When signing your mortgage commitment letter you will have to choose your payment frequency. If your goal is to re-pay your mortgage as quickly as possible, then you need to understand how different payment options will affect your repayment schedule.

So what are your options?

In general, most lenders will offer the borrower the option to decide which repayment schedule fits best with their lifestyle. The options include monthly, semi-monthly, bi-weekly, accelerated bi-weekly, weekly and accelerated weekly payments. Let’s use some simple math to determine which payment frequency will assist you in paying back your mortgage in the shortest time possible.

For the purposes of this exercise and to keep things simple, let’s use $100,000 as our mortgage amount. We’ll use a 5 year fixed rate at 2.54% with a 25 year amortization period and interest being compounded semi-annually.

Increasing your payment frequency doesn’t mean shortening your amortization.

As you can see from the table above, choosing to pay your mortgage more frequently doesn’t result in reducing your amortization schedule. The key to reducing your amortization is to make sure you choose an accelerated re-payment schedule.

We are going to focus on Accelerated bi-weekly vs. bi-weekly payments but the same principle can be applied to accelerated weekly payments as well.

By accelerating your repayment schedule, you reduce your amortization by 2.5 years.

Okay, we’ve just determined that accelerating your mortgage payments will reduce your amortization and the interest you pay. How does accelerated bi-weekly vs bi-weekly result in more principle being repaid?

It’s important to think of your payments as a stream of income for the mortgage lender. Mortgage payments are comprised of principal and interest payments. The interest is calculated based on your outstanding principal balance, meaning once the interest has been paid, the remainder of your payment is used towards paying down your principal balance.

By choosing an accelerated repayment schedule, the monthly payment is divided by 2 (bi-weekly) or by 4 (weekly). There are 52 weeks in a calendar year so if you make 26 bi-weekly payments, you are in effect paying your Lender the equivalent of 13 months of payments per year compared to 12 months payments with all non-accelerated repayment schedules.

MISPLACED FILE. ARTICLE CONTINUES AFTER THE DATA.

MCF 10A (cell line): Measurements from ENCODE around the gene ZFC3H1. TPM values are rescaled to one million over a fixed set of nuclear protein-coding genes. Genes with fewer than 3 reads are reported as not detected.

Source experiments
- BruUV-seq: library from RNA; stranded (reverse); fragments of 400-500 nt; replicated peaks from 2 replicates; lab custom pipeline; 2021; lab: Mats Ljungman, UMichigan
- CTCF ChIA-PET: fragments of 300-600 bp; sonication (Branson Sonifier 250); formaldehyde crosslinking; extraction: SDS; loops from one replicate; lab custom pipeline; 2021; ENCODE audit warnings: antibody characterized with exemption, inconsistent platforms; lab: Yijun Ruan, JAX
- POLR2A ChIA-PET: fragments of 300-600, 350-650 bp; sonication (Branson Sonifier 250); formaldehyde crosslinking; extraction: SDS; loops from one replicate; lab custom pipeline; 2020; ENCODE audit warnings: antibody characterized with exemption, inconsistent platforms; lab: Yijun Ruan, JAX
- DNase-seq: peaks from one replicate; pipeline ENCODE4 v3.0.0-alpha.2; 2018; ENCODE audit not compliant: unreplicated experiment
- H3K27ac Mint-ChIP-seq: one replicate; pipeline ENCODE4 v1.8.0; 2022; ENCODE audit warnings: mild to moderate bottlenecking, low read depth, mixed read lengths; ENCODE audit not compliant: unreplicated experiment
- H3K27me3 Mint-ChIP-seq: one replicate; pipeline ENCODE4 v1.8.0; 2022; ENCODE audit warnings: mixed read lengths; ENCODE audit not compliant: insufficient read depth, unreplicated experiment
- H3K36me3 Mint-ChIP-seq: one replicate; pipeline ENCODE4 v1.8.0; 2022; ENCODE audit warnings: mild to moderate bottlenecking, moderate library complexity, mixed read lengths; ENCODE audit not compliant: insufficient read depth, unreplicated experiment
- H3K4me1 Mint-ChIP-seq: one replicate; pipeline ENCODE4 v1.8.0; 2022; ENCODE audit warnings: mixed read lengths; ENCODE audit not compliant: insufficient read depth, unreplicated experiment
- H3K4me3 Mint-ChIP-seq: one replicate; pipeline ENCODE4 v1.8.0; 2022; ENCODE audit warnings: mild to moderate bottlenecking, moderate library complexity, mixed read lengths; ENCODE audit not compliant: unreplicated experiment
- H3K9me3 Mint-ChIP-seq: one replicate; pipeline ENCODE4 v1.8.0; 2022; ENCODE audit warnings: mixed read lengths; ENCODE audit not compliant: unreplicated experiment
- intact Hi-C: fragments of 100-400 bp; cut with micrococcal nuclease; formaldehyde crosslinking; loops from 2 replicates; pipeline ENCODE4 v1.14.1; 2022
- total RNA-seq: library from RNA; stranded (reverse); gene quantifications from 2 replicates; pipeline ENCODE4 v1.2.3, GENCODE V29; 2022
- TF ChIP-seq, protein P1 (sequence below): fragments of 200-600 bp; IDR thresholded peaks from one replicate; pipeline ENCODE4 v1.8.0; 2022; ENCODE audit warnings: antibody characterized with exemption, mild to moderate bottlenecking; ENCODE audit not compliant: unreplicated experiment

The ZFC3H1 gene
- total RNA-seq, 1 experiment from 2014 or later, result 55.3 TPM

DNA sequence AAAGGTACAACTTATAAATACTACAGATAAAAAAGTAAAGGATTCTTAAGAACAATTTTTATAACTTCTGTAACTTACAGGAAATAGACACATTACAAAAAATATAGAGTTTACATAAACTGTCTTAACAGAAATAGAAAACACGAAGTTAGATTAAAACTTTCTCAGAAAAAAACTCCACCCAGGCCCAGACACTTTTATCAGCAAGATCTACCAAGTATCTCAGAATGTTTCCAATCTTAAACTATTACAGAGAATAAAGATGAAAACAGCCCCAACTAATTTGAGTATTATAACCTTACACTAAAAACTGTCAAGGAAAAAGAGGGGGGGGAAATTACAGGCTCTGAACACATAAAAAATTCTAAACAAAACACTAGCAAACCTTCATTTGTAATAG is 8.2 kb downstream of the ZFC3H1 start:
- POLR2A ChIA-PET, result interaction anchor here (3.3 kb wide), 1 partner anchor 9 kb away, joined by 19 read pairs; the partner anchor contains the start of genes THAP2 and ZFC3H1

This accelerated repayment of principal is what shortens your amortization.

13 monthly payments ÷ 26 = accelerated bi-weekly payment

Example: ($449.96 per month x 13 months) ÷ 26 = $224.98 accelerated bi-weekly payment

With a non-accelerated or regular payment plan, the Lender takes 12 months worth of payments and divides this by either 26 or 52 to come up with the bi-weekly (or weekly) payment. With this adjusted payment, the Lender still receives a stream of income of 12 monthly payments per year, so there is no additional principal available to accelerate the amortization.

12 monthly payments ÷ 26 = regular bi-weekly payment

Example: ($449.96 per month x 12 months) ÷ 26 = $207.67 regular bi-weekly payment

So now you know why choosing accelerated bi-weekly vs. bi-weekly payments results in 1 extra month of payments per year, which in turn shortens your amortization.

I always recommend this to anyone who can afford the increase in payment but I understand this option isn’t right for everyone. Another option to help shorten your amortization is to increase your payments, meaning more principal paid.

When you’re choosing your next mortgage, make sure you discuss payment options with your Dominion Lending Centres mortgage professional that align with your overall goals for repaying your mortgage.

Courtesy of Brent Shepheard, AMP – DLC Canadian Mortgage Evolution West 

20 Jan

6 Tips on How to Repair, Increase and Maintain Your Credit


Posted by: Darick Battaglia

Credit scores are like report cards for grown‐ups. The score you get ranges from 300 to 900. Your score indicates your creditworthiness to potential lenders, banks, landlords, insurance companies, and even to some employers. The higher your score the better.

1. Get a Copy of Your Credit Report

Make an inquiry once a year, twice is much better. If you are planning on purchasing anything that requires a credit check, keep track of your credit. This is something that is 100% in your control. As a consumer you have ability to make a soft/consumer inquiry to Equifax as many times as you want without it affecting your score. Here is a link to Equifax. If something doesn’t look right, contact the creditor immediately. Don’t wait to report an incorrect or fraudulent transaction. Is there an outstanding collection? If so, deal with it immediately, and by that I mean pay it. Then argue to get your money back. Do not leave this on your credit report hoping that it will disappear. No matter what, the collection will not be removed until it’s paid unless taken to litigation. Once dealt with, it will still take months to recover the points lost and 6 years to fall off your credit report.

2. NEVER Miss a Minimum Payment

Because this attributes to 35% of your overall score, delinquencies have the biggest negative effect on your credit score. If you have overdue bills, make the necessary arrangements with your creditors. They would much rather work with you than file collections against you. If you can’t pay it all back, it’s better to pay some.

3. Don’t Close Unused Credit Card Accounts

Got a credit card that you have had ten years and hardly use? Keep it. It takes 12 years of history with the same specific card in good standing to crack 800 and enter that top 2% tier of quality credit. Cancelling a card can actually lower your score. Keep the old cards and only use them occasionally so the issuer doesn’t stop reporting your information to the credit bureaus. Having a long credit history helps increase your score. Don’t jump around to credit providers. Most ‘large’ providers have several different products. There is likely one that will fit your needs.